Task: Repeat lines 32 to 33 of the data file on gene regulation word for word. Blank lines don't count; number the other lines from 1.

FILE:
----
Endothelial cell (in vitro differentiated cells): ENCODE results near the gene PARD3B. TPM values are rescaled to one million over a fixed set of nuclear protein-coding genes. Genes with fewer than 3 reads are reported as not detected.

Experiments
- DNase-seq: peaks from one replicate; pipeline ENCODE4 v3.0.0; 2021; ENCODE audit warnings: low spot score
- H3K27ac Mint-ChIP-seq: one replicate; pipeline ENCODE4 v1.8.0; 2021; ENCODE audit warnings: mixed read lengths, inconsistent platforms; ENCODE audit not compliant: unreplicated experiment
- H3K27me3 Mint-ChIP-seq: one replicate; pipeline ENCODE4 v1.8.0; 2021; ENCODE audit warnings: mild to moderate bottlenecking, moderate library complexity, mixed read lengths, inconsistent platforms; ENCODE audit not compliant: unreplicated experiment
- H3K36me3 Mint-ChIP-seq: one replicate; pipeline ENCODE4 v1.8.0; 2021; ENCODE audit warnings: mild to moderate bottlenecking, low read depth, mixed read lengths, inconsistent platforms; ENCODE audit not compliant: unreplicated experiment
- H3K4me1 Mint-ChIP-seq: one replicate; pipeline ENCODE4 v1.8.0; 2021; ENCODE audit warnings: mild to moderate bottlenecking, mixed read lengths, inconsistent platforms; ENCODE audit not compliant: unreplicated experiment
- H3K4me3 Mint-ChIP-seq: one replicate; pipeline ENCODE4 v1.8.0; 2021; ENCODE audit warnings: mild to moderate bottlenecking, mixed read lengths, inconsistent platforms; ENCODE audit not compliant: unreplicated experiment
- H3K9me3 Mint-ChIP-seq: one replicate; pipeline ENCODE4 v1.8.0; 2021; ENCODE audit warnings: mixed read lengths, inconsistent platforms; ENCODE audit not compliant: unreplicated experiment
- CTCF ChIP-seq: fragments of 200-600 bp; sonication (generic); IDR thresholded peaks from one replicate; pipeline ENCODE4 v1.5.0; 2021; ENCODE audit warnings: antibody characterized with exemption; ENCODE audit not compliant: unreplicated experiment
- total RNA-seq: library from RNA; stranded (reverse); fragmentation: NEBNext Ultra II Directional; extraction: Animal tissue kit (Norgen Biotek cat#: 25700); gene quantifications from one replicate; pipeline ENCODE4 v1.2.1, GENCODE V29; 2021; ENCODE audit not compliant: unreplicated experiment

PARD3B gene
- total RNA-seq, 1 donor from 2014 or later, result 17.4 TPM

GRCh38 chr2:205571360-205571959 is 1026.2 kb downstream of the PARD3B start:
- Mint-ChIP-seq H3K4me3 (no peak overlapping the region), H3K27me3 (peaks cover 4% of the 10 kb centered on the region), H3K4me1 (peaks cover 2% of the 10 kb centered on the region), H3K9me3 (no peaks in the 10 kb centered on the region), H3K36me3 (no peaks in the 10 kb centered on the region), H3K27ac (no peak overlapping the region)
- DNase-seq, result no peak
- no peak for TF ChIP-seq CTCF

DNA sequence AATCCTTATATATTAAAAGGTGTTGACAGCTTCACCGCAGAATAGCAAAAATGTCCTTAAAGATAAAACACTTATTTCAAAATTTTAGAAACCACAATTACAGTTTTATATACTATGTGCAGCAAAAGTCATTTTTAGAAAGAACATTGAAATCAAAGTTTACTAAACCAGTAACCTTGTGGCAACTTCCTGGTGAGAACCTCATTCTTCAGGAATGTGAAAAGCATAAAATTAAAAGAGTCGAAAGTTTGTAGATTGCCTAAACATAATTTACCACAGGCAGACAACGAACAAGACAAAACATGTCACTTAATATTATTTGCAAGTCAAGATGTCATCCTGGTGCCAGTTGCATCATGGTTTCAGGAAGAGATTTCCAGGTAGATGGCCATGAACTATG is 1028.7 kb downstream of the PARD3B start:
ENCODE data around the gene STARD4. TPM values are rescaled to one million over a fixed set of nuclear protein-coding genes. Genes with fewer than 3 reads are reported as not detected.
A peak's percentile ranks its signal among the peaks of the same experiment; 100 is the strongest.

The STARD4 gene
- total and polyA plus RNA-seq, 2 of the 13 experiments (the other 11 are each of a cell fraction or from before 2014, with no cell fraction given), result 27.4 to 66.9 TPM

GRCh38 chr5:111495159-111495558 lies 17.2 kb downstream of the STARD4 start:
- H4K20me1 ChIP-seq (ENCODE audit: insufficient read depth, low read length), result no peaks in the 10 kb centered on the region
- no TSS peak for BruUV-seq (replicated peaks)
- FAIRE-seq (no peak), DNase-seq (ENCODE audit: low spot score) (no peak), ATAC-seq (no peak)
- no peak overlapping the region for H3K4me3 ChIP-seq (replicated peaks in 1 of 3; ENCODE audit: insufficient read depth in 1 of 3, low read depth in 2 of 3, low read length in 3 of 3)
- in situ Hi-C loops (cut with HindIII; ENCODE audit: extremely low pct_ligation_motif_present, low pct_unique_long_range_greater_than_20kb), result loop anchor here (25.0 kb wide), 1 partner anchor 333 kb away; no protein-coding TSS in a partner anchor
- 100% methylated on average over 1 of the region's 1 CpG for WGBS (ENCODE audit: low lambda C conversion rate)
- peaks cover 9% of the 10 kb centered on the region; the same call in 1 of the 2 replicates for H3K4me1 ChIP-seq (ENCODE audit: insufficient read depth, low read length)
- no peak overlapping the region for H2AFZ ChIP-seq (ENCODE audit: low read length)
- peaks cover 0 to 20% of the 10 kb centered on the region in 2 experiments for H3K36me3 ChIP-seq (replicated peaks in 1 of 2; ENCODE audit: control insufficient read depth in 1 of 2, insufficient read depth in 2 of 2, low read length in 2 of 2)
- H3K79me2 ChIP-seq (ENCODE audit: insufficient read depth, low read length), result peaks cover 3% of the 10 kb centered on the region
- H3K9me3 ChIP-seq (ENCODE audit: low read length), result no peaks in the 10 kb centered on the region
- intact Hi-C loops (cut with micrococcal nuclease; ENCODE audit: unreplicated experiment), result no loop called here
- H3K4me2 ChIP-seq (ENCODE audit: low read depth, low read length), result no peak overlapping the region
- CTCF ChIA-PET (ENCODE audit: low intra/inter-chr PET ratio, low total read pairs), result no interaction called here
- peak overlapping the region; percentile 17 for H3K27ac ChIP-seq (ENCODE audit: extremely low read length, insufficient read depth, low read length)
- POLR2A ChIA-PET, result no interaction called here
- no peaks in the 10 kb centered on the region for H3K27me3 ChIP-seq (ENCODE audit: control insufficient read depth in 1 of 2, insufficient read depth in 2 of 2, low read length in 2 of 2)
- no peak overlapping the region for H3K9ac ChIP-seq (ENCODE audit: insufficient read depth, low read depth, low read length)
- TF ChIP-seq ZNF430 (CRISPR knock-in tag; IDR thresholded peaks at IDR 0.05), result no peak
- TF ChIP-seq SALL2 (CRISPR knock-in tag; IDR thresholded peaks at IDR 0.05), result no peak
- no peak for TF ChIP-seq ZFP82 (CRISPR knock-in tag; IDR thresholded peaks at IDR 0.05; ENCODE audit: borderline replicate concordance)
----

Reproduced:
- peaks cover 0 to 20% of the 10 kb centered on the region in 2 experiments for H3K36me3 ChIP-seq (replicated peaks in 1 of 2; ENCODE audit: control insufficient read depth in 1 of 2, insufficient read depth in 2 of 2, low read length in 2 of 2)
- H3K79me2 ChIP-seq (ENCODE audit: insufficient read depth, low read length), result peaks cover 3% of the 10 kb centered on the region